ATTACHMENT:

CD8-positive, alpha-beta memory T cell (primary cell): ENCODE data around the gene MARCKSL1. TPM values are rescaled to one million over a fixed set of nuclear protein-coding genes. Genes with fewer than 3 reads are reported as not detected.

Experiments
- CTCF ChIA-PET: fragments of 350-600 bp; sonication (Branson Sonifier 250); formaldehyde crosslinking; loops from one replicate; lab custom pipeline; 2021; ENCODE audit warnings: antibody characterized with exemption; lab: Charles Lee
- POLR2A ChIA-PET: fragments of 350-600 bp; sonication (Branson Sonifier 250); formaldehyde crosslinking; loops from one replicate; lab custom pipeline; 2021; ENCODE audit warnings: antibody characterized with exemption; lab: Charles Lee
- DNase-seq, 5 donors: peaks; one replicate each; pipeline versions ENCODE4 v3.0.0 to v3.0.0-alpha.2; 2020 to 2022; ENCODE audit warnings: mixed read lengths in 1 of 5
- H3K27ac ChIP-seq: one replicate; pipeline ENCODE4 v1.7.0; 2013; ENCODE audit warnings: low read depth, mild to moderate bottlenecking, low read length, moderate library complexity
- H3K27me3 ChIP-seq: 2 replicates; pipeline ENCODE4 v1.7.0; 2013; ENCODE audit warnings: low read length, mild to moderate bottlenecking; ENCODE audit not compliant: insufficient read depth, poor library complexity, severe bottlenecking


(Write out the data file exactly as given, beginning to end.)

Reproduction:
CD8-positive, alpha-beta memory T cell (primary cell): ENCODE data around the gene MARCKSL1. TPM values are rescaled to one million over a fixed set of nuclear protein-coding genes. Genes with fewer than 3 reads are reported as not detected.

Experiments
- CTCF ChIA-PET: fragments of 350-600 bp; sonication (Branson Sonifier 250); formaldehyde crosslinking; loops from one replicate; lab custom pipeline; 2021; ENCODE audit warnings: antibody characterized with exemption; lab: Charles Lee
- POLR2A ChIA-PET: fragments of 350-600 bp; sonication (Branson Sonifier 250); formaldehyde crosslinking; loops from one replicate; lab custom pipeline; 2021; ENCODE audit warnings: antibody characterized with exemption; lab: Charles Lee
- DNase-seq, 5 donors: peaks; one replicate each; pipeline versions ENCODE4 v3.0.0 to v3.0.0-alpha.2; 2020 to 2022; ENCODE audit warnings: mixed read lengths in 1 of 5
- H3K27ac ChIP-seq: one replicate; pipeline ENCODE4 v1.7.0; 2013; ENCODE audit warnings: low read depth, mild to moderate bottlenecking, low read length, moderate library complexity
- H3K27me3 ChIP-seq: 2 replicates; pipeline ENCODE4 v1.7.0; 2013; ENCODE audit warnings: low read length, mild to moderate bottlenecking; ENCODE audit not compliant: insufficient read depth, poor library complexity, severe bottlenecking